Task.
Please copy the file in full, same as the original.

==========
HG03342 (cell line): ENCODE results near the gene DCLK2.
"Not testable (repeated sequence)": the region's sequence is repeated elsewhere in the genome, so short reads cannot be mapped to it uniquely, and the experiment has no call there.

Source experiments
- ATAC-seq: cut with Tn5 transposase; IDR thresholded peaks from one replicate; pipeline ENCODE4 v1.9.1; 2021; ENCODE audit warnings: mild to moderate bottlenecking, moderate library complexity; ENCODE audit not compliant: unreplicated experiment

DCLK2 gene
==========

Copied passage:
HG03342 (cell line): ENCODE results near the gene DCLK2.
"Not testable (repeated sequence)": the region's sequence is repeated elsewhere in the genome, so short reads cannot be mapped to it uniquely, and the experiment has no call there.

Source experiments
- ATAC-seq: cut with Tn5 transposase; IDR thresholded peaks from one replicate; pipeline ENCODE4 v1.9.1; 2021; ENCODE audit warnings: mild to moderate bottlenecking, moderate library complexity; ENCODE audit not compliant: unreplicated experiment

DCLK2 gene